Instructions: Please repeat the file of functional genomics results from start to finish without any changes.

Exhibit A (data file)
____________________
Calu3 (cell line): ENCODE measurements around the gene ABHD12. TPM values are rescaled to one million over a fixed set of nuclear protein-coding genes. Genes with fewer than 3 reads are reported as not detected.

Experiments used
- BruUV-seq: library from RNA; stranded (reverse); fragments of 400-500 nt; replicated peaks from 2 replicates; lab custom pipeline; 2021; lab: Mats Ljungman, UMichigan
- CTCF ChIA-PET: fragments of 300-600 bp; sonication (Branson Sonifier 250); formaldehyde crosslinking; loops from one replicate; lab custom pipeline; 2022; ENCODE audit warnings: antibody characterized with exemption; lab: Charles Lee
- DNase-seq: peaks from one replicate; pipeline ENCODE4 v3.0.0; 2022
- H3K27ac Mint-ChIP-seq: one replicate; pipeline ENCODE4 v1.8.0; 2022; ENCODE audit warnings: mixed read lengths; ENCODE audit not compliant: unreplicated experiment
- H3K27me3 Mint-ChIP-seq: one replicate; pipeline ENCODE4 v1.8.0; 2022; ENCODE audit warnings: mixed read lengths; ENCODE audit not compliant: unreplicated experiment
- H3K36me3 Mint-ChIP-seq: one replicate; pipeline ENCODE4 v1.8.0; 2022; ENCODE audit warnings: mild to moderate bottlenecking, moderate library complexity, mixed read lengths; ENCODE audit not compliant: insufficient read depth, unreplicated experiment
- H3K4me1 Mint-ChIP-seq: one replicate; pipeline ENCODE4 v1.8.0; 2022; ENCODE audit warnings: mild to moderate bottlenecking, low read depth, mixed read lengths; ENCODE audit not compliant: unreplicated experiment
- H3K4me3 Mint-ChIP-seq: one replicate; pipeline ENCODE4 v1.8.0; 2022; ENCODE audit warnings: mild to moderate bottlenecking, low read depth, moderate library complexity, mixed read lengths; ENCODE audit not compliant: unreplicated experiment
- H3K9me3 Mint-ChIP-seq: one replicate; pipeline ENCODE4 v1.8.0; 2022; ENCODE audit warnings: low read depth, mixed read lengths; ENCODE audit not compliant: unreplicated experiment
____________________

Calu3 (cell line): ENCODE measurements around the gene ABHD12. TPM values are rescaled to one million over a fixed set of nuclear protein-coding genes. Genes with fewer than 3 reads are reported as not detected.

Experiments used
- BruUV-seq: library from RNA; stranded (reverse); fragments of 400-500 nt; replicated peaks from 2 replicates; lab custom pipeline; 2021; lab: Mats Ljungman, UMichigan
- CTCF ChIA-PET: fragments of 300-600 bp; sonication (Branson Sonifier 250); formaldehyde crosslinking; loops from one replicate; lab custom pipeline; 2022; ENCODE audit warnings: antibody characterized with exemption; lab: Charles Lee
- DNase-seq: peaks from one replicate; pipeline ENCODE4 v3.0.0; 2022
- H3K27ac Mint-ChIP-seq: one replicate; pipeline ENCODE4 v1.8.0; 2022; ENCODE audit warnings: mixed read lengths; ENCODE audit not compliant: unreplicated experiment
- H3K27me3 Mint-ChIP-seq: one replicate; pipeline ENCODE4 v1.8.0; 2022; ENCODE audit warnings: mixed read lengths; ENCODE audit not compliant: unreplicated experiment
- H3K36me3 Mint-ChIP-seq: one replicate; pipeline ENCODE4 v1.8.0; 2022; ENCODE audit warnings: mild to moderate bottlenecking, moderate library complexity, mixed read lengths; ENCODE audit not compliant: insufficient read depth, unreplicated experiment
- H3K4me1 Mint-ChIP-seq: one replicate; pipeline ENCODE4 v1.8.0; 2022; ENCODE audit warnings: mild to moderate bottlenecking, low read depth, mixed read lengths; ENCODE audit not compliant: unreplicated experiment
- H3K4me3 Mint-ChIP-seq: one replicate; pipeline ENCODE4 v1.8.0; 2022; ENCODE audit warnings: mild to moderate bottlenecking, low read depth, moderate library complexity, mixed read lengths; ENCODE audit not compliant: unreplicated experiment
- H3K9me3 Mint-ChIP-seq: one replicate; pipeline ENCODE4 v1.8.0; 2022; ENCODE audit warnings: low read depth, mixed read lengths; ENCODE audit not compliant: unreplicated experiment